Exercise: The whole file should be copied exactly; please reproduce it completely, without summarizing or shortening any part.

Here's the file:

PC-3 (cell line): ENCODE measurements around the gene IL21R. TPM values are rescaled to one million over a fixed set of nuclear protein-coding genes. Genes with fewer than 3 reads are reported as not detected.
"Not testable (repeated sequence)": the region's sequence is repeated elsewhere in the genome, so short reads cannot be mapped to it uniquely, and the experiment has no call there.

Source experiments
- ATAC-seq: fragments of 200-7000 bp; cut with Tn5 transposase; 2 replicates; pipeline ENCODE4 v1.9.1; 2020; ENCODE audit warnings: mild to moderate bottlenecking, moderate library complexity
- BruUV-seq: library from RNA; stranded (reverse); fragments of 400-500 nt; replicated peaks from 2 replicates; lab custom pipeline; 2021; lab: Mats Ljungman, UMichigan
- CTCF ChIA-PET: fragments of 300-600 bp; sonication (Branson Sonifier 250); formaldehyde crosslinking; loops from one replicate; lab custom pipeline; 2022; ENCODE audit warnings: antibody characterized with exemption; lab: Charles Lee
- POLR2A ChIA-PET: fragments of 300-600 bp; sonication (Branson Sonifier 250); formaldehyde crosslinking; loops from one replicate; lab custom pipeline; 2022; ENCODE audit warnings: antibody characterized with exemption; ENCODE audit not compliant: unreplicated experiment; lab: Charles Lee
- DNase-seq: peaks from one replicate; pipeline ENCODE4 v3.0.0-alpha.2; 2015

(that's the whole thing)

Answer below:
PC-3 (cell line): ENCODE measurements around the gene IL21R. TPM values are rescaled to one million over a fixed set of nuclear protein-coding genes. Genes with fewer than 3 reads are reported as not detected.
"Not testable (repeated sequence)": the region's sequence is repeated elsewhere in the genome, so short reads cannot be mapped to it uniquely, and the experiment has no call there.

Source experiments
- ATAC-seq: fragments of 200-7000 bp; cut with Tn5 transposase; 2 replicates; pipeline ENCODE4 v1.9.1; 2020; ENCODE audit warnings: mild to moderate bottlenecking, moderate library complexity
- BruUV-seq: library from RNA; stranded (reverse); fragments of 400-500 nt; replicated peaks from 2 replicates; lab custom pipeline; 2021; lab: Mats Ljungman, UMichigan
- CTCF ChIA-PET: fragments of 300-600 bp; sonication (Branson Sonifier 250); formaldehyde crosslinking; loops from one replicate; lab custom pipeline; 2022; ENCODE audit warnings: antibody characterized with exemption; lab: Charles Lee
- POLR2A ChIA-PET: fragments of 300-600 bp; sonication (Branson Sonifier 250); formaldehyde crosslinking; loops from one replicate; lab custom pipeline; 2022; ENCODE audit warnings: antibody characterized with exemption; ENCODE audit not compliant: unreplicated experiment; lab: Charles Lee
- DNase-seq: peaks from one replicate; pipeline ENCODE4 v3.0.0-alpha.2; 2015